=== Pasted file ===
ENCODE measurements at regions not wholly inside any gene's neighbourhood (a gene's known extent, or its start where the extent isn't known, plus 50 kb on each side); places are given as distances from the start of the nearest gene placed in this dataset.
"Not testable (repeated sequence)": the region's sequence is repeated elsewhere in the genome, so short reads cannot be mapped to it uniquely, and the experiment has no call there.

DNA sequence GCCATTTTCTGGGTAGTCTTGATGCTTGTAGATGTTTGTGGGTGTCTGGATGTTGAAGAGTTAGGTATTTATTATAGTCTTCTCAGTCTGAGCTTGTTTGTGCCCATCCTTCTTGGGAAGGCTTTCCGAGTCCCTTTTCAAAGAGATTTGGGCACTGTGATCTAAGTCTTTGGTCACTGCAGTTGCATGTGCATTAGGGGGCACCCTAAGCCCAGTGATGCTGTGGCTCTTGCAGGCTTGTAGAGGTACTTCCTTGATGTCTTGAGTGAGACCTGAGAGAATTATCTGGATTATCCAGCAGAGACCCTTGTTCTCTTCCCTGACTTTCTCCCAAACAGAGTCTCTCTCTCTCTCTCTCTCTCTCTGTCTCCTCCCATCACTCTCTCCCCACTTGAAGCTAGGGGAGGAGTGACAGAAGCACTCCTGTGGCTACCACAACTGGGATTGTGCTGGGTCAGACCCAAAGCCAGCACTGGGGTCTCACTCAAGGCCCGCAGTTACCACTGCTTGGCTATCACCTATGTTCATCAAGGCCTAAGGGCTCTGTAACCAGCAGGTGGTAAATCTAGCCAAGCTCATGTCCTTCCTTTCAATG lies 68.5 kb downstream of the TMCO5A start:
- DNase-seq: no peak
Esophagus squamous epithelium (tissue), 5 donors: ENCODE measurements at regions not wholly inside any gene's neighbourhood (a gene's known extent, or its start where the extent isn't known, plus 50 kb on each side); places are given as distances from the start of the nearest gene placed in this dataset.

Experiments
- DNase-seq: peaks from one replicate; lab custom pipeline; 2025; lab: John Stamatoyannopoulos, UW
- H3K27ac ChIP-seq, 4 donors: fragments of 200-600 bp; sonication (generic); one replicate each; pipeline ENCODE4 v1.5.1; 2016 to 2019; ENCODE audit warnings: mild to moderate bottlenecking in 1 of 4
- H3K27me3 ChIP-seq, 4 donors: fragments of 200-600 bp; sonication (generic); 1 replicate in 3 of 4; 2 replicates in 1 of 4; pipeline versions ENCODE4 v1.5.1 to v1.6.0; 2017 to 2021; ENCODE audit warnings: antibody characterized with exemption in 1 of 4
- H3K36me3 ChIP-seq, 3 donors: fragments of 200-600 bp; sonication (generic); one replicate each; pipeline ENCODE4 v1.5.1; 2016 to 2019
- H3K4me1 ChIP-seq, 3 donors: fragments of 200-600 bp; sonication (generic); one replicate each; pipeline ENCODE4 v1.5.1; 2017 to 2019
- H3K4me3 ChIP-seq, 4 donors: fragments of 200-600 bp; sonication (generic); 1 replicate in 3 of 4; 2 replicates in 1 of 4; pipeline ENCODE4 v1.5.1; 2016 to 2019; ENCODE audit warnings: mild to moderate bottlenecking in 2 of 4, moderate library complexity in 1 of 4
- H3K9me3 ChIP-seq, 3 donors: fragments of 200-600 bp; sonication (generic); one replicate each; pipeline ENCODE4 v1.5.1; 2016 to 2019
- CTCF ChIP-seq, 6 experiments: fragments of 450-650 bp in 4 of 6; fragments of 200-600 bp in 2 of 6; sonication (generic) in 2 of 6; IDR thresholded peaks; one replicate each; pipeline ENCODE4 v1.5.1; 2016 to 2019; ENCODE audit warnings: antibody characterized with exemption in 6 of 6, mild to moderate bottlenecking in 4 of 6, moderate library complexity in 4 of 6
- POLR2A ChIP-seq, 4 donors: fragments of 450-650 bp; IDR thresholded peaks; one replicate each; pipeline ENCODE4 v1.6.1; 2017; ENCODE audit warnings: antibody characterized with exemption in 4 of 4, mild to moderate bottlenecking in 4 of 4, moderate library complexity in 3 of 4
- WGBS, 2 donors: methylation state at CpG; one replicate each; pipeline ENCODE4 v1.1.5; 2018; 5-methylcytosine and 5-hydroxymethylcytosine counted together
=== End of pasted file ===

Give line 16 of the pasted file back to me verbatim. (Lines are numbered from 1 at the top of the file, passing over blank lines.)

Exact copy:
- WGBS, 2 donors: methylation state at CpG; one replicate each; pipeline ENCODE4 v1.1.5; 2018; 5-methylcytosine and 5-hydroxymethylcytosine counted together